THE EFFECT OF PSYCHIATRIC EDUCATION ON THE ATTITUDE OF MEDICAL STUDENTS OF GUILAN UNIVERSITY OF MEDICAL SCIENCES TOWARD PSYCHIATRYHTML Full Text
THE EFFECT OF PSYCHIATRIC EDUCATION ON THE ATTITUDE OF MEDICAL STUDENTS OF GUILAN UNIVERSITY OF MEDICAL SCIENCES TOWARD PSYCHIATRY
Jalali Mir Mohammad 1, Soleimani Robabeh * 2 and Asgarian Yazdi Mahdi 2
Department of Otolaryngology, Medical Education Research Center (MERC), Education Development Center (EDC) 1, Department of Psychiatry, Kavosh Behavioral Cognitive and Addiction Research Center, Shafa Hospital 2, Guilan University of Medical Sciences, Rasht, Iran.
ABSTRACT: Introduction: While many medical students have a special talent in psychiatry, attracting them to this specialty is a problem. The purpose of this study was to examine the impact of psychiatric education on the attitude of medical students on psychiatric patients. Method: In this observational study, 200 medical externs and interns were recruited. Before and after attending the 4-week psychiatry education course, the subjects were asked to express their attitude, knowledge, and experiences concerning psychiatry by completing the attitudes toward psychiatry (ATP-30) and the 6-item psychiatric experience, attitudes, and knowledge (PEAK-6) scales. Twenty-six subjects didn’t meet inclusion criteria or answered incompletely to the questionnaires Data were analyzed by t-test and paired t-test. All statistical assays were performed with SPSS19. Results: The average age of participants was 24.86 ± 1.85 years. Of the 174 students who were finally evaluated, 84 were externs (25 male, 59 female) and 90 were interns (35 male, 55 female). A significant statistical difference was found between the mean scores of PEAK-6 among the students before and after psychiatric education (P< 0.001). However, we couldn’t reveal a significant difference between ATP-30 scores before and after education (P = 0.25). Conclusion: We showed a significant difference between the mean scores of PEAK-6 not ATP-30 in the medical students before and after psychiatry course. It may be due to better sensitivity of the PEAK-6 in the detection of changes in attitudes toward psychiatry. We recommended larger studies to discover predicting factors lead to an improvement in attitudes toward psychiatry.
Psychiatry, Education, Attitude, Medical students
INTRODUCTION: Psychiatry is one of the medical specialties that deals with issues related to behavior, emotions, and prevention as well as treatment of human mental disorders. Over the last century, psychiatry has major developments in diagnosis, classification, assessment, and treatment of mental disorders. The inclusion of psychiatry as a core curriculum in medical education is now an accepted component of all medical courses.
Despite the integration of psychiatry and behavioral science in the preclinical and clinical periods, medical students’ attitudes toward psychiatry and psychiatry as a career option have been negative for decades. The attitude of medical students about psychiatry and psychiatric patients is important for several reasons. First, they are future physicians who would supervise and direct other healthcare professionals. Second, a previous study showed that the attitude of graduated physicians is more developed and resistant to change 1. Then educational interventions are more effective on undergraduates rather than medical graduates,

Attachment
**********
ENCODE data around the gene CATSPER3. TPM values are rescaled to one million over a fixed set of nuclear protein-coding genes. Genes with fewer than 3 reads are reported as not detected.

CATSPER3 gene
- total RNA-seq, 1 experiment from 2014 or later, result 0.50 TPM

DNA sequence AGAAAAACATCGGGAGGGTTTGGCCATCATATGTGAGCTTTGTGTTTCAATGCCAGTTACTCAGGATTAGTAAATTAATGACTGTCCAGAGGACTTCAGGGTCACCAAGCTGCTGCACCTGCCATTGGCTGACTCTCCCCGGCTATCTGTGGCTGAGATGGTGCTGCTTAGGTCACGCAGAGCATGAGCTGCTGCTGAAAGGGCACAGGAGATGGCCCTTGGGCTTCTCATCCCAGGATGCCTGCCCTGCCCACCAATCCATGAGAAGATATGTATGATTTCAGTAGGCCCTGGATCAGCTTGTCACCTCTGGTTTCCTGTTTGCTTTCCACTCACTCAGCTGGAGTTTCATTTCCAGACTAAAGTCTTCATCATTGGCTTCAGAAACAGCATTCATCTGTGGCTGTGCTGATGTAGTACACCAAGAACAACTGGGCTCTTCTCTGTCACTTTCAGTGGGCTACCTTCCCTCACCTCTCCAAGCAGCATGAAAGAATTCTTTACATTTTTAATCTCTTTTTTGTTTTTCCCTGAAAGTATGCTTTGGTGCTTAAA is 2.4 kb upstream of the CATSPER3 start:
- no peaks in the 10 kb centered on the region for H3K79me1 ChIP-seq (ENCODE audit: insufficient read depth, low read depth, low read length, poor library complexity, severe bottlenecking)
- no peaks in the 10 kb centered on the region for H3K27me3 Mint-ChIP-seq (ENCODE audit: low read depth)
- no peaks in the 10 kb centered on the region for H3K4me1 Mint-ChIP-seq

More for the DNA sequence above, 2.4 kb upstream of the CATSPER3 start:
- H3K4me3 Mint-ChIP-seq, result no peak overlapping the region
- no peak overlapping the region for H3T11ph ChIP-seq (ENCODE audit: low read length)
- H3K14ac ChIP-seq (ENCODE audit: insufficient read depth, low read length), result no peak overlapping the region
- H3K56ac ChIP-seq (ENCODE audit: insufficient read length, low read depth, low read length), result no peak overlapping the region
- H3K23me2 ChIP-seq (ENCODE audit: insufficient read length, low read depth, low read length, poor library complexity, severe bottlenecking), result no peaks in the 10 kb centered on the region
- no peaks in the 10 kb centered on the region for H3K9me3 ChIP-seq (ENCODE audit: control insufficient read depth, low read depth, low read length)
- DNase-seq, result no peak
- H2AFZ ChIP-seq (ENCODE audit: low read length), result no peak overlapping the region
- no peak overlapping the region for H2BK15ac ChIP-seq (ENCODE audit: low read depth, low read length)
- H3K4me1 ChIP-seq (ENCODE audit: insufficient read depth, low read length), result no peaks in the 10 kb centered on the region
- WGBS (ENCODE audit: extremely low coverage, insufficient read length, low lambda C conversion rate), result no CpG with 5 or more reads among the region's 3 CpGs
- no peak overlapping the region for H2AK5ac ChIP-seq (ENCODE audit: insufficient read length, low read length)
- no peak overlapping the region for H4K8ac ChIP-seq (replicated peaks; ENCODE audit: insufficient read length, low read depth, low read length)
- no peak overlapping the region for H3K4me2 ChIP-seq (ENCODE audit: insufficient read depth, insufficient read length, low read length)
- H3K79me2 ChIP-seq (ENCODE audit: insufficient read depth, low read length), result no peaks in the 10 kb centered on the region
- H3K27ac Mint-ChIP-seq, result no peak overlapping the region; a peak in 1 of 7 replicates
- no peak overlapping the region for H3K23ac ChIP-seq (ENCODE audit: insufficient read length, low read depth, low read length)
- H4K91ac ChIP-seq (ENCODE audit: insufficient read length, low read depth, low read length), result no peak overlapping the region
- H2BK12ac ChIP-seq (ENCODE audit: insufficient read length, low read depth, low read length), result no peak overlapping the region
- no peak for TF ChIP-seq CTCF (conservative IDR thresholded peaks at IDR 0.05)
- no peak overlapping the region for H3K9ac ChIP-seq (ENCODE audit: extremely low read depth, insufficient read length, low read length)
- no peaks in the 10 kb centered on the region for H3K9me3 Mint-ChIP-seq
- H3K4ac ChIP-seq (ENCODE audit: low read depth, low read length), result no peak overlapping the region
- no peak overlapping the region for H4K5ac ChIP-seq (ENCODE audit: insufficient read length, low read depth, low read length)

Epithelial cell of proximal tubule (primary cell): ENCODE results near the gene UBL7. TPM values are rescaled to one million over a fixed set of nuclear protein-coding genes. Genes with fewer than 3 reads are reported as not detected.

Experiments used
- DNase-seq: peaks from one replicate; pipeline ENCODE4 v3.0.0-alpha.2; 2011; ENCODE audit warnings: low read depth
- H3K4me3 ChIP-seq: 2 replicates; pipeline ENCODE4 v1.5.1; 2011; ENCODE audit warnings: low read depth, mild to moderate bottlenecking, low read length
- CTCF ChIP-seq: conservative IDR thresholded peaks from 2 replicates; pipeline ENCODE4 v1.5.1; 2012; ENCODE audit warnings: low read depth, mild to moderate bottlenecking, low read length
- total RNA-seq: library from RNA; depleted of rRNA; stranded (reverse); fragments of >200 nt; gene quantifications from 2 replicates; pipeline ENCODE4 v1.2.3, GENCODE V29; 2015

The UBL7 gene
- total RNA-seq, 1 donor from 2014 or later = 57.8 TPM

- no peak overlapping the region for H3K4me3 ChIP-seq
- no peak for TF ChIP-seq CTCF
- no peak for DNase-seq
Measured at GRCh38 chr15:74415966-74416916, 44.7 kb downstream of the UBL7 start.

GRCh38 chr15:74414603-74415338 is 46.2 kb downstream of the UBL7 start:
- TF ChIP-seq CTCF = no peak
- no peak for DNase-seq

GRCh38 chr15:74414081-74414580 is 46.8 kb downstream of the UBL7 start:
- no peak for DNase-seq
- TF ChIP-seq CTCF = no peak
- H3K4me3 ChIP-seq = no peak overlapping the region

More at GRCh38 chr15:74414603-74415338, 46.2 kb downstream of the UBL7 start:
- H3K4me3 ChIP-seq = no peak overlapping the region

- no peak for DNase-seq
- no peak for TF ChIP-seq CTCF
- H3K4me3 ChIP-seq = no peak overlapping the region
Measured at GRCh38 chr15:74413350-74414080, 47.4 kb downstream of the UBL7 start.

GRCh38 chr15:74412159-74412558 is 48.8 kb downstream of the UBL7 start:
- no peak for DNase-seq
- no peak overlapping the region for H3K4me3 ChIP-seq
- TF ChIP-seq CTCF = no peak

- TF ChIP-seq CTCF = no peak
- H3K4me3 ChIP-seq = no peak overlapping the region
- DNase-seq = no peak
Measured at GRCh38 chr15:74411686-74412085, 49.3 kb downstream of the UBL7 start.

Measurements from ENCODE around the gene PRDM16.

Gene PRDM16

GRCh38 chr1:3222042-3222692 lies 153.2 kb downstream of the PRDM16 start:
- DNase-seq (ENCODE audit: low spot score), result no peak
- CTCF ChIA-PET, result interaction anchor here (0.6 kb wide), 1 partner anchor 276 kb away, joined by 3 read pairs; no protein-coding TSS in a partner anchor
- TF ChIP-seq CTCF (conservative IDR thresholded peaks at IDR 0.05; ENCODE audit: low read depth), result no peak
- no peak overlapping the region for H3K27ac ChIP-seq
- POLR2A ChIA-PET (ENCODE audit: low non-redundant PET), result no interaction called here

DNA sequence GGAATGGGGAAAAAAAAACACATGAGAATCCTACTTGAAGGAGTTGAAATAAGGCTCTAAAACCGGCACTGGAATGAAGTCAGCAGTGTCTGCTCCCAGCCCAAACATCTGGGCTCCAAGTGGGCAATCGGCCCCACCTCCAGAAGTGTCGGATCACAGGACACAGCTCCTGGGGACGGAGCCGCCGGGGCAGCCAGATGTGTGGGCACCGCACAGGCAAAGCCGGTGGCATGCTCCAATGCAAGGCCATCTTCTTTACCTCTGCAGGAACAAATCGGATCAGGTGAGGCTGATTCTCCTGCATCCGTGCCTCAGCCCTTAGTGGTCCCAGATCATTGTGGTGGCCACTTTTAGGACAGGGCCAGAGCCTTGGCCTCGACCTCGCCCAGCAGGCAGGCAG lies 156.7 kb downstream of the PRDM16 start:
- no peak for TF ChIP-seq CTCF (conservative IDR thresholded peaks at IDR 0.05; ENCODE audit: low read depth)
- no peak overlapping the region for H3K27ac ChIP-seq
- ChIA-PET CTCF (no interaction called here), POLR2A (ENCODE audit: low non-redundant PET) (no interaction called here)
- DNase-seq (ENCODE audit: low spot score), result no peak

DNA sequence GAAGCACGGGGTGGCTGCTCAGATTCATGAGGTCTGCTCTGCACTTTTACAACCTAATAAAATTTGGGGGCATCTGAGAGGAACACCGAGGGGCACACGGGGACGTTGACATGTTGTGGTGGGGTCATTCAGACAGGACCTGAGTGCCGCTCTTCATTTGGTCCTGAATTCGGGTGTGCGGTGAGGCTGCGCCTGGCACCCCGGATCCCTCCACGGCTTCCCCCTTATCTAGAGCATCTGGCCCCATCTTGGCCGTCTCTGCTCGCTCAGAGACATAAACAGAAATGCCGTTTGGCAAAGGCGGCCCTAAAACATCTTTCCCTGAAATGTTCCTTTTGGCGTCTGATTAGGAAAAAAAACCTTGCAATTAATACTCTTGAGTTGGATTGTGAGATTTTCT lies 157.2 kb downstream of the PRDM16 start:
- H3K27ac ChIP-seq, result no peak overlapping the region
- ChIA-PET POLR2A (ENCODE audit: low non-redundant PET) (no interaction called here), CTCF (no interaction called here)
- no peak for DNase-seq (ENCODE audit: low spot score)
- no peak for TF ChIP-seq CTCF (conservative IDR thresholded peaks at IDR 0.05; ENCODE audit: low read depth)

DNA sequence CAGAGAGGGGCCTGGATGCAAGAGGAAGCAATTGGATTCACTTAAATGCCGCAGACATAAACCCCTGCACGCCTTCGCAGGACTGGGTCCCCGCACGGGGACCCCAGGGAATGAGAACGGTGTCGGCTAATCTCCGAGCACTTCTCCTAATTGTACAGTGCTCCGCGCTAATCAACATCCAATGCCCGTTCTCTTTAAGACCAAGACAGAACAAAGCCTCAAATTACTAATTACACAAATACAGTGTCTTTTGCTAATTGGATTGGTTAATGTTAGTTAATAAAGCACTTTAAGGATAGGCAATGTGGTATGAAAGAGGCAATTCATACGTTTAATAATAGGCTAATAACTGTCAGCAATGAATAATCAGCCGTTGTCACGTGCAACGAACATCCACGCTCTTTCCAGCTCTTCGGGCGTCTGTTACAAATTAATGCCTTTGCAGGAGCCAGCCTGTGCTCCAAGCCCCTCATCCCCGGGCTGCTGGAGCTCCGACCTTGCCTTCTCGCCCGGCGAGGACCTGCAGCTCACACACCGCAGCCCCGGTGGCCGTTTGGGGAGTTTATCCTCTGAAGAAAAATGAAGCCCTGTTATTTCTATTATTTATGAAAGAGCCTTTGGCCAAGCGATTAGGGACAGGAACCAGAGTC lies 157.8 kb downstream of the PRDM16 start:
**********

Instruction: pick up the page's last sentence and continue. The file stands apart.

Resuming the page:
The attitude of medical students on psychiatry is affected by factors such as job opportunities, credibility and influence, income, and advanced educational prospects 2. Previous studies have pointed out that medical students have a negative attitude toward psychiatry and psychiatric diseases and believe that psychiatrists are dissatisfied with their work 3. The negative attitude toward psychiatry makes it unattractive to medical students 4. Moreover, most students believe that health care providers for psychiatric patients are at a lower socioeconomic status 5.
Pailhez et al., (2005) explored the impact of psychiatric education on modifying the attitudes of Spanish and American medical students toward this field. The results demonstrated that education could modify the negative attitude of medical students 6. In another study, Hofmann et al., (2011) at the University of Hamburg, Germany, investigated the impact of education on the attitude of medical students toward psychiatrists and people with mental disorders. They reported that participation in the psychiatric course might positively influence students' knowledge, experience, and attitude toward psychiatry, but not toward psychiatric patients 7. Some researchers documented that participation in the psychiatric course could change attitude more in externs versus interns, male versus female, and married versus single 8, 9, 10, 11, 12.
In most medical schools of Iran, medical undergraduate education takes a minimum of 7 years traditionally and includes "basic sciences" period, "physiopathology" period (theoretical aspects of different common diseases) "extern or stager" period (learning practical aspects of diseases at the patient’s bed), and "internship" period in which students are responsible for the diagnosis, treatment, and management of their patients in the hospitals.
Psychiatry education is restricted to two units in extern and internship periods. During the 4 weeks extern period, students introduce semiology and different psychiatric disorders. During the 4 weeks internship period, students involved with history taking, diagnosis, and management of psychiatric patients. The medical school of Guilan University of Medical Sciences (GUMS) is an important medical school in North of Iran. In GUMS, the content of both periods included non-clinical and clinical teaching. In the extern period, we use lectures, seminars, case presentation, exposure to adult inpatient wards / outpatient clinics and ward round. In addition to these activities, interns participate in a journal club, history taking and interviewing skills and are exposed to the emergency department. According to a prevailing negative attitude toward the psychiatry in the juniors 13, 14 and need to change of their attitude, the aim of this study was to addresses the question of whether a psychiatric course in Guilan University of Medical Sciences is effective on improving the attitude of medical students towards psychiatry.